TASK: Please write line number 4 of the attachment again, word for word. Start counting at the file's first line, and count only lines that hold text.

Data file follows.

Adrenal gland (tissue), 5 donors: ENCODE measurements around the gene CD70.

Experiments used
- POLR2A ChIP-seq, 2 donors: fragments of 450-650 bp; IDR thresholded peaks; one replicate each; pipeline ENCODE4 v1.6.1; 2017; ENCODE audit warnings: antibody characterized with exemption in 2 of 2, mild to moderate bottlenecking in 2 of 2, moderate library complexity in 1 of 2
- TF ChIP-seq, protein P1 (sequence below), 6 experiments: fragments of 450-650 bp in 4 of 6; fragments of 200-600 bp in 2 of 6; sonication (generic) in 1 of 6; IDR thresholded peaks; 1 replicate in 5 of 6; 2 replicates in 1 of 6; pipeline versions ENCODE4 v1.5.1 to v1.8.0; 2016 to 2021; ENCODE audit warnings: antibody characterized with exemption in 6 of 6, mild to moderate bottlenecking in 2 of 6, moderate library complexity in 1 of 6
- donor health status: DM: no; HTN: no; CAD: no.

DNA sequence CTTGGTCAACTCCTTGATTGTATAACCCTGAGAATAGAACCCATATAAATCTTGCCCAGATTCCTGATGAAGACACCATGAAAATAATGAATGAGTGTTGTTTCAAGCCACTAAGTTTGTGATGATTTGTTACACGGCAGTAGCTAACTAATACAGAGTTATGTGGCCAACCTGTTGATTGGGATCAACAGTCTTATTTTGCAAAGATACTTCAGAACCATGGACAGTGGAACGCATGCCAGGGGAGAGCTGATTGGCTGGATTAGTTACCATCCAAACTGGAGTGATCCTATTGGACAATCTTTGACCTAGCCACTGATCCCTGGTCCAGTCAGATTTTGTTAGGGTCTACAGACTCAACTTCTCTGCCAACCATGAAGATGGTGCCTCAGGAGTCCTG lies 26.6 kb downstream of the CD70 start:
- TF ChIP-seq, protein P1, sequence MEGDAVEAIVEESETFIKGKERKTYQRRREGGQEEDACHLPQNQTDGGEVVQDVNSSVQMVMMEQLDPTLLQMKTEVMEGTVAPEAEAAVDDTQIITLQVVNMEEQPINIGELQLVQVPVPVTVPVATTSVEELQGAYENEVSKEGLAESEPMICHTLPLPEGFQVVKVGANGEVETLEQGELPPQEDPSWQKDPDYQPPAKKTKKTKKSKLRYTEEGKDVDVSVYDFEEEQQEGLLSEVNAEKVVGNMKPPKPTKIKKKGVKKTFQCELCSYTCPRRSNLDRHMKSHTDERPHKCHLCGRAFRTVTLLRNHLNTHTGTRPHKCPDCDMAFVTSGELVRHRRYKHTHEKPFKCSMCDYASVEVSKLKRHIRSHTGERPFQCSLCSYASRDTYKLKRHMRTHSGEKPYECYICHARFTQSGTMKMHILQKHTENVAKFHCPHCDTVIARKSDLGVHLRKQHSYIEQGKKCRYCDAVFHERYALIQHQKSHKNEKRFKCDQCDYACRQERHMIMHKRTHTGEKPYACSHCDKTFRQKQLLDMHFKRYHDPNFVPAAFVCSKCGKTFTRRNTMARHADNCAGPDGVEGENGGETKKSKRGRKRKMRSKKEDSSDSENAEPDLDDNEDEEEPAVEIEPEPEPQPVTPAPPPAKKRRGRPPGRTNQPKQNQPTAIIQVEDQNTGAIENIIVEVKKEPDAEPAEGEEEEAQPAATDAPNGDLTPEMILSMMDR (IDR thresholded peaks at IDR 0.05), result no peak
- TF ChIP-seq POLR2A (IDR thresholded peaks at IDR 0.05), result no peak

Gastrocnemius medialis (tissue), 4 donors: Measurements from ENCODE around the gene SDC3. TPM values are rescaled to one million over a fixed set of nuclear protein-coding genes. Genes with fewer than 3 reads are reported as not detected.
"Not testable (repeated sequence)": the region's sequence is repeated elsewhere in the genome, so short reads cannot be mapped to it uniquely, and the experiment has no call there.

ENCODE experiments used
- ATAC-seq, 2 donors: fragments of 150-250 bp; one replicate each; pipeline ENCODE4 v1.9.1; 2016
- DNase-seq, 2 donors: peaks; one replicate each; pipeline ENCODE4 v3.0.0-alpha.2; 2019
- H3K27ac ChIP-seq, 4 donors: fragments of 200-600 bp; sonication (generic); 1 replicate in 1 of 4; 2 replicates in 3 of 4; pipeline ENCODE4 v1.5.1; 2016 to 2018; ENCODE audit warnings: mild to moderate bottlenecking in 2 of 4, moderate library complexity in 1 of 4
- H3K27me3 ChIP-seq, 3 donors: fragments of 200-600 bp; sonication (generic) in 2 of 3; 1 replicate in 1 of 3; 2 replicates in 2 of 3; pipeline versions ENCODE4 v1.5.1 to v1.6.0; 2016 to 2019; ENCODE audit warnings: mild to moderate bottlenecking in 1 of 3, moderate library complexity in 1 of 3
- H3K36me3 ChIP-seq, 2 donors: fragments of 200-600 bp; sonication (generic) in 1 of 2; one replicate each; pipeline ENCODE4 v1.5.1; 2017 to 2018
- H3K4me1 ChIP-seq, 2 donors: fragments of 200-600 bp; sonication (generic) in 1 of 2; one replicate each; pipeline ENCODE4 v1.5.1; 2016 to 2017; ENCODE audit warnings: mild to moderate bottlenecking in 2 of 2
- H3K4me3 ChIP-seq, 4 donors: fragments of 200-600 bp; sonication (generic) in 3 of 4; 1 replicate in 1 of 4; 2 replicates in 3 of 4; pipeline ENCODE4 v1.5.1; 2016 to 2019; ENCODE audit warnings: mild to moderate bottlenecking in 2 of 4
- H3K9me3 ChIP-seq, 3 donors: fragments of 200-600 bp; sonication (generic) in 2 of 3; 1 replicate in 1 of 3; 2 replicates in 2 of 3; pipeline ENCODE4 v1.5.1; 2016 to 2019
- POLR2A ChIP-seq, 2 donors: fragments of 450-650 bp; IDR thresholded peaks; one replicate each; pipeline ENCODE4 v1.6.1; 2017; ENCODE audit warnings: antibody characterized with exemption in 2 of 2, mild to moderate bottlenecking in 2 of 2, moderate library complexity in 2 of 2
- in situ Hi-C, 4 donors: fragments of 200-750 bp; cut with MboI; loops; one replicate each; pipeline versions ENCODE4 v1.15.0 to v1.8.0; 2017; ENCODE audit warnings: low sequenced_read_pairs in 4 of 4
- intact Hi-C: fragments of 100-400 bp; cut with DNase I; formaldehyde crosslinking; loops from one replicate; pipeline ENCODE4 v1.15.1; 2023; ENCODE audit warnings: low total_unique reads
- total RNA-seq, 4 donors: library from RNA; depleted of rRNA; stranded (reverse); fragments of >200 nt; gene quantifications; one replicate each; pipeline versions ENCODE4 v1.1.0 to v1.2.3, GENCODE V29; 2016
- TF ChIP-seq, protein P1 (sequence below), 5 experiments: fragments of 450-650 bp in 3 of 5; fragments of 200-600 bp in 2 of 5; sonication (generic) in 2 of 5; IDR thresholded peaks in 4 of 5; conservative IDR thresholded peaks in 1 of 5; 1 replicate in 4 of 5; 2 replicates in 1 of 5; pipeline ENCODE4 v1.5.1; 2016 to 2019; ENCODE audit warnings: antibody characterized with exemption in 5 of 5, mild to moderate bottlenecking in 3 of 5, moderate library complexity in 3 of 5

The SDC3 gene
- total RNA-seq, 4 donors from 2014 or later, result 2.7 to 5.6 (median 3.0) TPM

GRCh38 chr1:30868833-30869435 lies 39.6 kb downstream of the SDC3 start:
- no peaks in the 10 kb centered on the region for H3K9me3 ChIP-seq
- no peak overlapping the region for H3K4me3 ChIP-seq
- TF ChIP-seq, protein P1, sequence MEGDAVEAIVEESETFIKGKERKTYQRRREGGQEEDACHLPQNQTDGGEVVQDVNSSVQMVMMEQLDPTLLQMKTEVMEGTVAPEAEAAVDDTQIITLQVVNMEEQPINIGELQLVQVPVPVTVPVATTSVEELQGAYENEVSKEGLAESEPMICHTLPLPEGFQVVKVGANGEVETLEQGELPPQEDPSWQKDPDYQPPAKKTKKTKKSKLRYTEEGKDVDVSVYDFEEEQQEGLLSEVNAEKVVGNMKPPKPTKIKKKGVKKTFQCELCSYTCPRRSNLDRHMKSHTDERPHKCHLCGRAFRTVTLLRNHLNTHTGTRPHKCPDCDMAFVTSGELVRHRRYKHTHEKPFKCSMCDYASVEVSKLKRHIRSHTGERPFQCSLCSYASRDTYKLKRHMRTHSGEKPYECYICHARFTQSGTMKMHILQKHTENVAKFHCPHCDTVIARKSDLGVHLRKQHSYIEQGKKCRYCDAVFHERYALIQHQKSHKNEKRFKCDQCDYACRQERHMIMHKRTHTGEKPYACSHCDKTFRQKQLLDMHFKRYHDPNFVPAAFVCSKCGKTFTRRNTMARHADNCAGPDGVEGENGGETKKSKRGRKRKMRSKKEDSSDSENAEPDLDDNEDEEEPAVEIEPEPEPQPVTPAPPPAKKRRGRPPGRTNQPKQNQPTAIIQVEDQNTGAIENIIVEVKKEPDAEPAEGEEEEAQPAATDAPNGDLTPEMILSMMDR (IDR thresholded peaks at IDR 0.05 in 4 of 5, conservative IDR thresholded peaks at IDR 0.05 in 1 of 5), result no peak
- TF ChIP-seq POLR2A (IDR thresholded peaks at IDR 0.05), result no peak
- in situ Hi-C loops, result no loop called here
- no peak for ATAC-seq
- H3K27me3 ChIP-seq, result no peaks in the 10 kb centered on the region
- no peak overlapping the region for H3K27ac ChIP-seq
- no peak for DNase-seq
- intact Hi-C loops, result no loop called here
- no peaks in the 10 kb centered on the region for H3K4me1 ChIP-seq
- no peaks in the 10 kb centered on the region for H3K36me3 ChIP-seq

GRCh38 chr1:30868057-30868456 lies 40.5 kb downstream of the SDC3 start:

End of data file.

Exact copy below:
- TF ChIP-seq, protein P1 (sequence below), 6 experiments: fragments of 450-650 bp in 4 of 6; fragments of 200-600 bp in 2 of 6; sonication (generic) in 1 of 6; IDR thresholded peaks; 1 replicate in 5 of 6; 2 replicates in 1 of 6; pipeline versions ENCODE4 v1.5.1 to v1.8.0; 2016 to 2021; ENCODE audit warnings: antibody characterized with exemption in 6 of 6, mild to moderate bottlenecking in 2 of 6, moderate library complexity in 1 of 6